Friday, May 22, 2009

Speaking of checkpoints...

This blog has spent a lot of time talking about traffic checkpoints, which are often used for purposes other than those which were initially stated. Student in Pomona notes that there will be a discussion on this topic next Tuesday.

Pomona Checkpoints: Saving Lives or Ruining Lives

Guests will be:
Mayor Elliot Rothman
Pomona Habla Coalition
Dr. Jose Calderon of Pitzer College
Chris Rodriguez of Cal Pulli Sound System/Community activist
Shawn Fago, President of the Young Republication Party of Orange County

My guess is that the "ruining lives" argument will not be mounted by the Young Republican. I found this June 2008 article that mentioned the Pomona Habla Coalition:

"This has never happened before," said Gilberto, a middle-aged gardener who joined over 600 hundreds residents of the inland City of Pomona to protest what he said were never-ending racist traffic checkpoints, or "retenes."...

Many city residents at the protest [said] the so-called sobriety checkpoints are death traps for hard-working immigrants. After paying hundreds of dollars in fines and impound fees, there is often little left for gas, food or rent.

The checkpoints are thoroughly racist and anti-immigrant. They target undocumented workers who are forced to drive without a license because of their legal status in the country.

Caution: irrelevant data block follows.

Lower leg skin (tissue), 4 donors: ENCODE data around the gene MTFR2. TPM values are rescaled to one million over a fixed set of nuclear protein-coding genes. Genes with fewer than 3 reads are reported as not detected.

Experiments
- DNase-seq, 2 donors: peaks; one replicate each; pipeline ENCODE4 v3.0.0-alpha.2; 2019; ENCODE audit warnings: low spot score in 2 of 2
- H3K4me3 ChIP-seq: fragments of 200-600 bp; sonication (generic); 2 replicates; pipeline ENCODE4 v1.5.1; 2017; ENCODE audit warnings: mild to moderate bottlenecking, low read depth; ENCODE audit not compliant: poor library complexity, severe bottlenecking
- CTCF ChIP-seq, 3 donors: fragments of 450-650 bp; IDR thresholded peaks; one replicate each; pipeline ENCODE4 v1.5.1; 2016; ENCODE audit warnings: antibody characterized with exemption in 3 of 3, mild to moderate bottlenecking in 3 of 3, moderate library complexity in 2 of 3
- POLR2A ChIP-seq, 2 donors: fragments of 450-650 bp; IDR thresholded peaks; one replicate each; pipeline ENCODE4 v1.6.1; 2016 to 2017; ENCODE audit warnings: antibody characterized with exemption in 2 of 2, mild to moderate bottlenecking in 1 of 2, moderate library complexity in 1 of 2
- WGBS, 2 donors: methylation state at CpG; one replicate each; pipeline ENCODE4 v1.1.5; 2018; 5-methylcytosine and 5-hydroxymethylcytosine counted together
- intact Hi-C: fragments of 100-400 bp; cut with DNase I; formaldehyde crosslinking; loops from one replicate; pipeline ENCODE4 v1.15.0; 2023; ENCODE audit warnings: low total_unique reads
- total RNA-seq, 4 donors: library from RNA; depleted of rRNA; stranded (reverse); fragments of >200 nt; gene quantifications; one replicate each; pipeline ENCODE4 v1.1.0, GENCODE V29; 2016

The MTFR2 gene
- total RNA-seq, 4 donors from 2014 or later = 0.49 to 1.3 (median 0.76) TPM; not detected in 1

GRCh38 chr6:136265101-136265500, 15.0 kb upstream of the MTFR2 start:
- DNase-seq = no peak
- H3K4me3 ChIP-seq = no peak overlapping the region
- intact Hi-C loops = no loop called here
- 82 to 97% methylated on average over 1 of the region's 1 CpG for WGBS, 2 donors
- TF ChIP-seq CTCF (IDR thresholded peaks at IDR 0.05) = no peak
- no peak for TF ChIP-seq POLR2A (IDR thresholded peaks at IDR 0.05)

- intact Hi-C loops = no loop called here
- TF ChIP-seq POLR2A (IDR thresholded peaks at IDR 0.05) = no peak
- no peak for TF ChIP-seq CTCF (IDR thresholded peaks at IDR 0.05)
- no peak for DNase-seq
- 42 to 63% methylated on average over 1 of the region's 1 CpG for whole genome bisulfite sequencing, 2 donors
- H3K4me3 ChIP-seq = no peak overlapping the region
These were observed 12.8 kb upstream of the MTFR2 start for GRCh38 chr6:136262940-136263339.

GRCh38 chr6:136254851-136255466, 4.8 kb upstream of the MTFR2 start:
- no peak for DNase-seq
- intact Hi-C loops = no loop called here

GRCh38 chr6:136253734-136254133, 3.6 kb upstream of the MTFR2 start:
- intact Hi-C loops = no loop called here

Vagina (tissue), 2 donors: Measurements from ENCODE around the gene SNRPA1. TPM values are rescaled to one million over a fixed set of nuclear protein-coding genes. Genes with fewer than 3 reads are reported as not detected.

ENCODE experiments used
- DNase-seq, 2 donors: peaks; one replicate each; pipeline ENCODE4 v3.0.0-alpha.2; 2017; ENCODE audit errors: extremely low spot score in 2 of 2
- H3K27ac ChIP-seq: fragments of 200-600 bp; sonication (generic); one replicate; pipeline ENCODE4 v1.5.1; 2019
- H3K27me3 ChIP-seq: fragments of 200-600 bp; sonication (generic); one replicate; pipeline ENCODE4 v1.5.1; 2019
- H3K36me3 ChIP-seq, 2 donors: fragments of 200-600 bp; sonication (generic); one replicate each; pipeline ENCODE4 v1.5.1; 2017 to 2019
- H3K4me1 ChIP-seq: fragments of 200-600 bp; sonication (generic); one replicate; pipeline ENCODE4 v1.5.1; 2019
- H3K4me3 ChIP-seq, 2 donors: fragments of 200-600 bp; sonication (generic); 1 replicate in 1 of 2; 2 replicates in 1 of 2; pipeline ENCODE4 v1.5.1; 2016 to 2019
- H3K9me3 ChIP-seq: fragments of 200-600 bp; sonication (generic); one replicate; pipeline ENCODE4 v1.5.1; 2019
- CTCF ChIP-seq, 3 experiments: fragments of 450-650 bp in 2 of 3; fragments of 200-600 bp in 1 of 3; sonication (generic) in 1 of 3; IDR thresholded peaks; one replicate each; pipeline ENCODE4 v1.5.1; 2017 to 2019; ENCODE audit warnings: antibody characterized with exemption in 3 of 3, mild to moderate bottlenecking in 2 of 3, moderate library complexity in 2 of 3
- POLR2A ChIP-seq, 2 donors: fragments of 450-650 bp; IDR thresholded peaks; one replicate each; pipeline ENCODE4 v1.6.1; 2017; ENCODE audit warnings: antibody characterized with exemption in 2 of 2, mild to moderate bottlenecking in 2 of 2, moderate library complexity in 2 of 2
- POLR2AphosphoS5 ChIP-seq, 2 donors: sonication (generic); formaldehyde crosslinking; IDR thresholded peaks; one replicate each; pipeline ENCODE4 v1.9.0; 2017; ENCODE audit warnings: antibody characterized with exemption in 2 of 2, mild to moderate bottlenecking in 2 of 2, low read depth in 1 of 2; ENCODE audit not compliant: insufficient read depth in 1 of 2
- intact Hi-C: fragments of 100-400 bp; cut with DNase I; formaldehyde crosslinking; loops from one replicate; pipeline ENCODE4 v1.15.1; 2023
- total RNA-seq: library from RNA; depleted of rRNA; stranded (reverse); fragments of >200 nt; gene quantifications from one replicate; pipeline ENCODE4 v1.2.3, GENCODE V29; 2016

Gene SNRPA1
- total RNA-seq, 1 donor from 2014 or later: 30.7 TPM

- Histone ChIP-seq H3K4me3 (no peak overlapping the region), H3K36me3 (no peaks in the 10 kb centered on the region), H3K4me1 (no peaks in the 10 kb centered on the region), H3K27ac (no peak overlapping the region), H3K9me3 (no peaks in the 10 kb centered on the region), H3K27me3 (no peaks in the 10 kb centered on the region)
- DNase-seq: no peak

Arturo Jimenez, coordinator of the Pomona Habla Coalition, told Liberation that aside from causing extreme economic hardships, the checkpoints violated the guidelines set by the California Office of Traffic Safety Grant (OTS), which funds the Pomona Police Department’s checkpoints.

"We are against the racial profiling and the department’s abuse of the traffic stops," Jimenez said. "If the OTS says they’re supposed to catch drunk drivers, then why have they netted—at the most—only a handful of DUIs."

City statistics prove that Jimenez is right. On April 12, Pomona police screened 4,027 vehicles, impounded 152, issued 170 citations but made only 3 DUI arrests.

Go to Student in Pomona's blog for more details on the panel discussion.

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